Table 1 Characteristics of patients. PBS: primary biliary cirrhosis, HBV: hepatitis B virus, HCV: hepatitis C virus, N: Normal, BB-Nod: bilateral basillary nodularity, (-): absent, (+): present, PAP: pulmonary artery pressure and, CEE: contrast enhanced echocardiography.
SexAge (yr)EtiologyPugh-ChildScorepO2 (mmHg)AscitesDyspneaChest X-rayPAP-0 (mmHg)PAP-1 (mmHg)CEE-0CEE-1
F60PBS589(-)(-)N2826(+)(+)
F55HBV485(-)(-)N2424(-)(-)
M54Alcohol465(-)(+)BB-Nod2721(+)(-)
F48Cryptogenic 560(-)(+)N2420(+)(-)
M58HCV463(-)(+)N2824(+)(+)
M56HBV473(-)(-)N2525(-)(-)
M52HBV588(-)(-)N3022(+)(+)
F50HBV1090(+)(+)BB-Nod3126(-)(-)
M48HCV585(-)(-)N2122(-)(-)
M60HBV780(+)(-)N2019(-)(-)
F55HCV471(-)(-)N2722(-)(-)
F39HBV485(-)(-)N2119(-)(-)

Before the injection of terlipressin intravenously, a positive CEE was detected in 5 patients, and two of them were disappeared after the drug was injected. Three of the patients who had evident hypoxemia suffered dyspnea, and CEE was positive in these patients. After terlipressin injection, CEE was negative in two of the three patients. Arterial pO2 was high in the rest two patients with CEE (+), after terlipressin injection CEE positivity was continued. There was not any difference before and after the drug injection according to the frequency of the positivity of CEE (5/12 vs 3/12, P =0.15 according to Cochran’s Q test). This meaningless result might be due to the small number of patients. The SPAP value was ≥ 25 mmHg in four of five patients with positive CEE. Two patients with a negative CEE after the drug injection had the lowest SPAP value in this group, 24 mmHg and 27 mmHg respectively.

Although the value of SPAP was 25.5 ± 3.6 mmHg before the drug injection, it was decreased to 22.5 ± 2.5 mmHg after terlipressin injection (P = 0.003). The value of SPAP was above the level of 25 mmHg as the limit of pulmonary hypertension in seven patients. After the injection of terlipressin, it continued to be higher above this level in three patients [7/12(58.3%) patients versus 3/12(25%) patients]. This difference was statistically significant (P = 0.04). CEE was positive in one of the three patients whose SPAP was >25 mmHg after terlipressin injection. The positivity of CEE disappeared after terlipressin injection in one patient who had a SPAP value lower than 25 mmHg.

DISCUSSION

The association of pulmonary hypertension with portal hypertension, also known as portopulmonary hypertension (PPH), is a complication of chronic liver disease that has been associated with high morbidity and mortality at the time of liver transplantation[2-4]. PPH has been defined as mean pulmonary artery pressure > 25 mmHg in the presence of a normal pulmonary capillary wedge pressure and portal hypertension[2-4].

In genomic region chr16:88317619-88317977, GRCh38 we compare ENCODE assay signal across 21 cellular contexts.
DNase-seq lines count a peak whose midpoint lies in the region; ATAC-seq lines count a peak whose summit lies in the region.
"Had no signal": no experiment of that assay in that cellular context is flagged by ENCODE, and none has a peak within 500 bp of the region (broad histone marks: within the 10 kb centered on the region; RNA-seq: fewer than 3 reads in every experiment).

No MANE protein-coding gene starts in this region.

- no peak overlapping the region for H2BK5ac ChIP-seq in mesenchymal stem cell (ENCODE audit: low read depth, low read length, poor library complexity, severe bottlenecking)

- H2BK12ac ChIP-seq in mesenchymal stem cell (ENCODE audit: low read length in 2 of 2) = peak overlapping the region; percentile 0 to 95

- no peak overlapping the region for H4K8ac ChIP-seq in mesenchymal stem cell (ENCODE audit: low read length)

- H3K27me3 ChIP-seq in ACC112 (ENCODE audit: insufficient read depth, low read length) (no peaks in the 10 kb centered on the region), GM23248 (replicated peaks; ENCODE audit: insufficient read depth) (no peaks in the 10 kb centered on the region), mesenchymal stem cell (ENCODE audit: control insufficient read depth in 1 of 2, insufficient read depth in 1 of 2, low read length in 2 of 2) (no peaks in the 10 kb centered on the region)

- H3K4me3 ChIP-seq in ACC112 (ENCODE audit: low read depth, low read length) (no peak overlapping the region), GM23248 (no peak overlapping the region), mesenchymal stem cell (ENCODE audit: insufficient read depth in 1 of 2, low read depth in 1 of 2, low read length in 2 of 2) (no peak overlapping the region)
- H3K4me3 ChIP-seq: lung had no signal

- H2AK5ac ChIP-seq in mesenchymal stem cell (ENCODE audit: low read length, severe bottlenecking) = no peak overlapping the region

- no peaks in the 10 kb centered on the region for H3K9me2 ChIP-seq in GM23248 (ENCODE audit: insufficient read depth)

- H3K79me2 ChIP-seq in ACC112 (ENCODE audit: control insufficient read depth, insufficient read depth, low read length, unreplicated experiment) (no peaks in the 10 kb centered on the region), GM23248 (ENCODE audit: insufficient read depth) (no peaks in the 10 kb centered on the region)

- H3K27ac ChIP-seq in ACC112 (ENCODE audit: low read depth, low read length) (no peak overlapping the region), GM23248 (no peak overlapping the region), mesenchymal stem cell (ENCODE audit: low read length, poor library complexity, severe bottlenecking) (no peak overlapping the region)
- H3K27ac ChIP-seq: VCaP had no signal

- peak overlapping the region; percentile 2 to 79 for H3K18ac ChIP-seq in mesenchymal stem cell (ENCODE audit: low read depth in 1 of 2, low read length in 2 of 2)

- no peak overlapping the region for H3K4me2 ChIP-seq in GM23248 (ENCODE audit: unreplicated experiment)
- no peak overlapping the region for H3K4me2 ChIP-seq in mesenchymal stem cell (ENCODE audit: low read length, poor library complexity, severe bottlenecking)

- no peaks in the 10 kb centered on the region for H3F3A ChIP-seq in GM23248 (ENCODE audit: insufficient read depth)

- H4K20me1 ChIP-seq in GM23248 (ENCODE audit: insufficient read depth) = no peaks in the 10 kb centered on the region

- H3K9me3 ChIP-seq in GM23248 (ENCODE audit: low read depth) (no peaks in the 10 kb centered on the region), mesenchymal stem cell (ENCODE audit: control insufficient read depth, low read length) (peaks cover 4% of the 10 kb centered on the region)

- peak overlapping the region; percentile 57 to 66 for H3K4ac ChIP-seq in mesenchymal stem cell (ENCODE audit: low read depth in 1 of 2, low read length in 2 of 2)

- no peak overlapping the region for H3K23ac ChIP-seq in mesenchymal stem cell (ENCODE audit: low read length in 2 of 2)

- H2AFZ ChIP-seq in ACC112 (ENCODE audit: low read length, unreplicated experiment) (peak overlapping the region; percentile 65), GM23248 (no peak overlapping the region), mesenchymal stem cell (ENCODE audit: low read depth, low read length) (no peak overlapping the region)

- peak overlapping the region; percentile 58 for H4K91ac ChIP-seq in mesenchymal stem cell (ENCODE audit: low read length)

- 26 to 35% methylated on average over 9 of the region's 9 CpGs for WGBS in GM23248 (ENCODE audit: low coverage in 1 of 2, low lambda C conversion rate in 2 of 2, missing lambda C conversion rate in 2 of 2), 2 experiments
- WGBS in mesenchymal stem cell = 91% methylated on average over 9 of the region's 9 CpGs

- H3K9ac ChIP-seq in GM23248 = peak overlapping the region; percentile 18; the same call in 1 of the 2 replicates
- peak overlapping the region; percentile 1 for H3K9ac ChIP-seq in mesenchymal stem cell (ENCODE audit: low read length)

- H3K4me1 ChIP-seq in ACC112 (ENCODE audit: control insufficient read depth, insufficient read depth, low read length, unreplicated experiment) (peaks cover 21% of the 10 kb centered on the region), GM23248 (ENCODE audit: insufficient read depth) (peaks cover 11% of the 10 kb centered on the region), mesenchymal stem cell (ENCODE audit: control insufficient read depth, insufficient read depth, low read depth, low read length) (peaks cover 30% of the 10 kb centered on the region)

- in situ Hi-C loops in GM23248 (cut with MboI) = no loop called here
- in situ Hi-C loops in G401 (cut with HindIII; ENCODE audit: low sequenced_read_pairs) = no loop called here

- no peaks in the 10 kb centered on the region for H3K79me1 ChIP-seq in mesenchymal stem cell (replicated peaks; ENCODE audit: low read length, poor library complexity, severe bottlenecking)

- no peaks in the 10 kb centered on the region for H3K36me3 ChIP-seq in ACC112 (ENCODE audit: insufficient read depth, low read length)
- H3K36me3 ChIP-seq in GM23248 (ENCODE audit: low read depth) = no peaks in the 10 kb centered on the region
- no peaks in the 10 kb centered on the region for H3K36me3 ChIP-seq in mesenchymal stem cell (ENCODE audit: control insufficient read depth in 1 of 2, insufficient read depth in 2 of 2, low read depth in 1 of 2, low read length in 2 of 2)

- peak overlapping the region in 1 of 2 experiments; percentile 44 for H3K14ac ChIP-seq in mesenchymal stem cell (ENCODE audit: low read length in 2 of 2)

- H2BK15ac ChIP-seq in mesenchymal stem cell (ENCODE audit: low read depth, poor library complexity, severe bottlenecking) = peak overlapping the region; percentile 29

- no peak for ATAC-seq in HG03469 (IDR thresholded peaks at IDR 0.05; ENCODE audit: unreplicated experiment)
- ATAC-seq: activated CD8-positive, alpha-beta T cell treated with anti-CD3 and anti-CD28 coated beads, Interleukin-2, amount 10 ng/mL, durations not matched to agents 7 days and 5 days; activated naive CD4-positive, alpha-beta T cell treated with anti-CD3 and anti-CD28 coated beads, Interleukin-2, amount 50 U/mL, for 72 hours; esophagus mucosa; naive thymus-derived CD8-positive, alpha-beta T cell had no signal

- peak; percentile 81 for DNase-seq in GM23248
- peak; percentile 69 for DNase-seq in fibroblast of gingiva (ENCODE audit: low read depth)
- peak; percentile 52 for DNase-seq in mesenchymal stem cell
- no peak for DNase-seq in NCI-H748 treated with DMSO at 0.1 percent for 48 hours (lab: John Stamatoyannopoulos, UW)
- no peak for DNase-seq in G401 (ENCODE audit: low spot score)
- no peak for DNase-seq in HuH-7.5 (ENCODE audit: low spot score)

The presence of intrapulmonary vascular dilatations can be confirmed using one of the three imaging modalities: contrast-enhanced echocardiography, perfusion lung scan - technetium 99 m-labeled macroaggregated albumin scanning, and pulmonary arteriography[9,10]. A Doppler echocardiogram is a highly sensitive and noninvasive diagnostic modality for both measuring PAP and determining IPVD. Therefore, it should be considered as the first screening method of choice[11].

Heretofore, therapy for chronic management of PPH is lacking. Recently, continuous intravenous infusion of epoprostenol has been demonstrated to improve symptomatology and survival in the general population of patients with PPH[5]. Anecdotal reports suggested that long-term epoprostenol therapy given by continuous infusion might be effective for patients with portopulmonary hypertension, but the efficacy of epoprostenol has not been rigorously studied in this subgroup of patients[5-7]. Kuo et al[5] reported the use of epoprostenol in the more specific instance of PPH. Over a period of 6-14 mo, epoprostenol (10-28 ng/kg.min) therapy was associated with a 29-46% decrease in mean pulmonary artery pressure, a 22-71% decrease in pulmonary vascular resistance, and a 25-75% increase in cardiac output in a group of four patients[5]. These results suggest that effective chronic therapy for PPH is available. In combination with inhaled nitric oxide as acute intraoperative therapy, epoprostenol infusion represented an additional therapeutic option for treatment of PPH in the liver transplant candidate[5].